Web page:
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Organizations, business leaders take aim at changing California's property tax laws, Prop 13

Posted: 3:59 PM, Aug 21, 2018
Updated: 2018-08-21 23:20:54Z

SACRAMENTO, Calif. (KGTV) -- California organizations and prominent businesses leaders are rallying support to repeal part of Proposition 13, a landmark vote that limited property taxes statewide.

The portion organizations have taken aim at would leave property tax protections in place for homes and residential properties, but would substantially increase taxes on commercial property, creating a so-called “split roll,” according to the Sacramento Bee.

A group that supports the initiative to change Prop 13, Schools and Communities First, has gathered 860,000 in an effort to get the measure on the November 2020 ballot.

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The state’s Legislative Analyst , Mac Taylor, concluded that the changes most years would result in an additional revenue of $7 to $11 billion.

Proposition 13 was passed by California voters in June of 1978 and limits property tax. Prior to the passage of Prop 13, each local government throughout the state could set its property tax annually.

This meant the average rate throughout California was nearly three percent. Under the proposition, a property’s overall tax rate statewide is limited to one percent.

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Taxes on property are already one of California’s largest sources of government revenue, raising $55 billion in the 2014 to 2015 budget year, according to the Legislative Analyst’s Office.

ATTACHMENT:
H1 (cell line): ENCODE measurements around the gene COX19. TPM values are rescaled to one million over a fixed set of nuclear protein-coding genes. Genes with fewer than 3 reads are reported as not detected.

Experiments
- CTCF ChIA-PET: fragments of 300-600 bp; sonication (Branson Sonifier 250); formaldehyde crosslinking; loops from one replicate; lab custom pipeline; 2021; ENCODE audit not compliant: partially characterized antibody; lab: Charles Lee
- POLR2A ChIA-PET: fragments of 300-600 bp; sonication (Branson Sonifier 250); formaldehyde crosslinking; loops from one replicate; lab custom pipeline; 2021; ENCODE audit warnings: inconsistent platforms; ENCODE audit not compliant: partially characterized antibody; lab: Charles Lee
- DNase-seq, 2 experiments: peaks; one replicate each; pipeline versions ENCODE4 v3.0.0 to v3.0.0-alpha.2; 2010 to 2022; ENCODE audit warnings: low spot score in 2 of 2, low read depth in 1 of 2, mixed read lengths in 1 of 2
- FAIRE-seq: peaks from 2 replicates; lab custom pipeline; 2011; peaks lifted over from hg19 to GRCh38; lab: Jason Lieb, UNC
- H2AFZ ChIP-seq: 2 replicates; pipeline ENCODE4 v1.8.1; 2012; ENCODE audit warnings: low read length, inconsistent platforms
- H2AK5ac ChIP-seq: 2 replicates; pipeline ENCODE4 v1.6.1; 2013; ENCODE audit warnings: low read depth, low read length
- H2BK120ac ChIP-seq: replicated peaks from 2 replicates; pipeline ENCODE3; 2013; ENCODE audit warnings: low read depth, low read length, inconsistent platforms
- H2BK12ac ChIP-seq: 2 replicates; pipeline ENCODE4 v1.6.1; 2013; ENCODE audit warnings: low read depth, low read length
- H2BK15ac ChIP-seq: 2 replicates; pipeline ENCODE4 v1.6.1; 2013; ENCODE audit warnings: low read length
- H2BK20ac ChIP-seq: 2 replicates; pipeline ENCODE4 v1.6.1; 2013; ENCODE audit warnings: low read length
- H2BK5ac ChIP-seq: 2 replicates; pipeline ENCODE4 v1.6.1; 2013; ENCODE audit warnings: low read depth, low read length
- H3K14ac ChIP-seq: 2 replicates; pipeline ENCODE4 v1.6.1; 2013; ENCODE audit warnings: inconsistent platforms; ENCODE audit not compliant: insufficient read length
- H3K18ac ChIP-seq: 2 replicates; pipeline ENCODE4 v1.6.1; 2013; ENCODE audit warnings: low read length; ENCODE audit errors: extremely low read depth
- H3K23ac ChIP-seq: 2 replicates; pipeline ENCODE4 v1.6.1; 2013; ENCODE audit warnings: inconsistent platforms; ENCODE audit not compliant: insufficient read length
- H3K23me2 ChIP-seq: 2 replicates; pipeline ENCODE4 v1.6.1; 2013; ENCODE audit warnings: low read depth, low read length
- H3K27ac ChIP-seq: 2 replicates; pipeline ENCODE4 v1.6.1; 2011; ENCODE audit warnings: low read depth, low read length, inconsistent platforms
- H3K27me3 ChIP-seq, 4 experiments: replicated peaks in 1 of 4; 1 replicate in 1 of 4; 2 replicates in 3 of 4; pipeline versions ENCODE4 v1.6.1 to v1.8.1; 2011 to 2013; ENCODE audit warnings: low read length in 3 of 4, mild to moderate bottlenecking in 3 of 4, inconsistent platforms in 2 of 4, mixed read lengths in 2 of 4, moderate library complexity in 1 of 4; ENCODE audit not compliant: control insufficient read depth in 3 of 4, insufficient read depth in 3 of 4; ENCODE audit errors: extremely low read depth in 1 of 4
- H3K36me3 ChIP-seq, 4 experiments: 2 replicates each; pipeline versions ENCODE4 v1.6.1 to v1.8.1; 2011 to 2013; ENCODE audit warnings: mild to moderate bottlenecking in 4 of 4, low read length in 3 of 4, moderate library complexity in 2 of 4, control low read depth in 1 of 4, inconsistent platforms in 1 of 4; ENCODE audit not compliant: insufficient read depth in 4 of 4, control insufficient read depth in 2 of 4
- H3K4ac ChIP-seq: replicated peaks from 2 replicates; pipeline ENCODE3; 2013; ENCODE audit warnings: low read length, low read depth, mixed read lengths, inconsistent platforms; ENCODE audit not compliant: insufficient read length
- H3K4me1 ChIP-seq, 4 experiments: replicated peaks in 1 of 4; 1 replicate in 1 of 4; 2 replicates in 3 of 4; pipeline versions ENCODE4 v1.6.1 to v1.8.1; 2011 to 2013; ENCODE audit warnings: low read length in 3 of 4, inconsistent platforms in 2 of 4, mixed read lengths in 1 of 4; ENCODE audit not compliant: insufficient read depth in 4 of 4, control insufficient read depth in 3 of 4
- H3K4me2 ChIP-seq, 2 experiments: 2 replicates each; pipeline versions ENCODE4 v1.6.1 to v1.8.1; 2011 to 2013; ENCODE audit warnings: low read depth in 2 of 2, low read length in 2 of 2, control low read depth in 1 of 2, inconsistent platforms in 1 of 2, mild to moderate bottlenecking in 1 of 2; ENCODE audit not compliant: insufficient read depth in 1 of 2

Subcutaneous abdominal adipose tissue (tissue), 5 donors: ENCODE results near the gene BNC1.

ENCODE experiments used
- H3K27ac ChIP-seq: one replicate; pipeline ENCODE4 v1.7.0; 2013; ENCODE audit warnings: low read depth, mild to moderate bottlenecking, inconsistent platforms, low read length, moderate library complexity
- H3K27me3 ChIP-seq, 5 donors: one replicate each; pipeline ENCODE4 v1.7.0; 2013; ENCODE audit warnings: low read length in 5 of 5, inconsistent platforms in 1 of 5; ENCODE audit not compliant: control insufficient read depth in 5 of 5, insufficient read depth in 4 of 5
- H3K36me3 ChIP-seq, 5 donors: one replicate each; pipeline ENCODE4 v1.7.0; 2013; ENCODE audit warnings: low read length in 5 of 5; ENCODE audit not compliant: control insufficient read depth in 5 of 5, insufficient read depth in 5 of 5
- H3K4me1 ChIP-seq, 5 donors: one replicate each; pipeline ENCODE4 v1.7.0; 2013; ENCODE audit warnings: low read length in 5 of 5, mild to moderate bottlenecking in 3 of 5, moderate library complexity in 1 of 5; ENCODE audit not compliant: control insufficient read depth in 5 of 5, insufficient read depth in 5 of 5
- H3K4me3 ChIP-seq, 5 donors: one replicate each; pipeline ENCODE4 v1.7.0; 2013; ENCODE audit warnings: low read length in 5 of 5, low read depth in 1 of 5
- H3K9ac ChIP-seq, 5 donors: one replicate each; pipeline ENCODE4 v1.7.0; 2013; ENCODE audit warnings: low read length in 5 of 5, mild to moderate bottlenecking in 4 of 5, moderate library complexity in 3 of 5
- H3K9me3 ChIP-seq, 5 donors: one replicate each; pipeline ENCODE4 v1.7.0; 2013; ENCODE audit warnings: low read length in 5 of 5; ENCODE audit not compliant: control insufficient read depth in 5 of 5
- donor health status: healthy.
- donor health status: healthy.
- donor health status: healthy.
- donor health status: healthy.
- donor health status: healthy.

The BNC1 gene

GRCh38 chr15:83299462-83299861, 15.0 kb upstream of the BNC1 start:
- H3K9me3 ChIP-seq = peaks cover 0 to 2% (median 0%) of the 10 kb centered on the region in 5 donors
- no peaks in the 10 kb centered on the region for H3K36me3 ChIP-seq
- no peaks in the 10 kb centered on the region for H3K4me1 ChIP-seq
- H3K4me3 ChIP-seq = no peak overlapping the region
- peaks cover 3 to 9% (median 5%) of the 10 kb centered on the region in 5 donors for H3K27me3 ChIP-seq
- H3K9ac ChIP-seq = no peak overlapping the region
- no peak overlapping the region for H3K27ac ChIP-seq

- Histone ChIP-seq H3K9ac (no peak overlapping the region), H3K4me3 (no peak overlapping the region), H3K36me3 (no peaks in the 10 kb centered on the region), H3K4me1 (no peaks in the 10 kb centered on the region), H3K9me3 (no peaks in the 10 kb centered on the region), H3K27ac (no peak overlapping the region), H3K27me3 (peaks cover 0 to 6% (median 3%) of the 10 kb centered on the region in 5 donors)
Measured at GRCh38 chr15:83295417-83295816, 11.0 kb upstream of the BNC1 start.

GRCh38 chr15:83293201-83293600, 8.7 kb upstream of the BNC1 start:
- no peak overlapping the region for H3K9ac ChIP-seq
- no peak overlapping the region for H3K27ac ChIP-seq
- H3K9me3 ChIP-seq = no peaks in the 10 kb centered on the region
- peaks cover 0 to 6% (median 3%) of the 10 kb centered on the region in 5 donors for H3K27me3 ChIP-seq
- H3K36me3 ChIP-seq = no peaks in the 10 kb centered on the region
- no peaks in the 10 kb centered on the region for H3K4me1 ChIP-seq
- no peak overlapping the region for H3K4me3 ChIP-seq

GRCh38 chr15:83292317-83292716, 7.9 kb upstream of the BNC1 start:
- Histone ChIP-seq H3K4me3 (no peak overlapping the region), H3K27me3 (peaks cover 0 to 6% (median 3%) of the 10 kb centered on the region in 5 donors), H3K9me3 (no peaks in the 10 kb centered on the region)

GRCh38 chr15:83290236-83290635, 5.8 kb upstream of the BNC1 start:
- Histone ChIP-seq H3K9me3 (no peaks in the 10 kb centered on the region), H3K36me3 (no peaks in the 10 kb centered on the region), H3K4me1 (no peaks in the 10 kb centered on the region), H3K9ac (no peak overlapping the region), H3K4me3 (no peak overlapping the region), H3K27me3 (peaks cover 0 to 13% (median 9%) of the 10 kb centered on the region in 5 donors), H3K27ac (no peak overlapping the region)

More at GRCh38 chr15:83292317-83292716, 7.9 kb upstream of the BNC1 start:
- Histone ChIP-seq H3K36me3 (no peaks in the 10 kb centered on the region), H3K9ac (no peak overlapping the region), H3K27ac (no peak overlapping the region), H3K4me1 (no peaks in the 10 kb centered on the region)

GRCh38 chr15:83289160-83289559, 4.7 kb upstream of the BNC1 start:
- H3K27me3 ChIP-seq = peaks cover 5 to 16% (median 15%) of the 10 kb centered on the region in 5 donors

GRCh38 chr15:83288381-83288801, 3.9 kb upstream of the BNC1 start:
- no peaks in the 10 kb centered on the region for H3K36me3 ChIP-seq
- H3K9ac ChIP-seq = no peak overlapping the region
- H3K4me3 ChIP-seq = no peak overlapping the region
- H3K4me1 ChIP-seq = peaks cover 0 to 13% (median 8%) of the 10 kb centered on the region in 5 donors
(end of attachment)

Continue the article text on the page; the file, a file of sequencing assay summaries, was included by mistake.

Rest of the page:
The chart below paints a picture of what happened to tax revenue following the passage of Prop 13 as well as revenue in recent years.

One of the reform’s biggest proponents, The San Francisco Foundation, says the revenue could be used for schools, health clinics, infrastructure and other community services.

“This is a watershed moment for California,” said Fred Blackwell, CEO of The San Francisco Foundation. “Closing these tax loopholes will restore over $11 billion every year in desperately needed resources for our schools, clinics, and other critical services. It is an investment in a brighter future—expanding access to opportunity and bringing greater racial and economic inclusion to the Bay Area and across the state.”

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Groups like the California Chamber of Commerce, however, oppose the plan split roll plan. The chamber says higher commercial taxes would be passed on to consumers. 

The CalChamber board added that, if changes to Prop 13 pass, they fear local governments would move toward approving commercial retail development instead of badly-needed housing developments.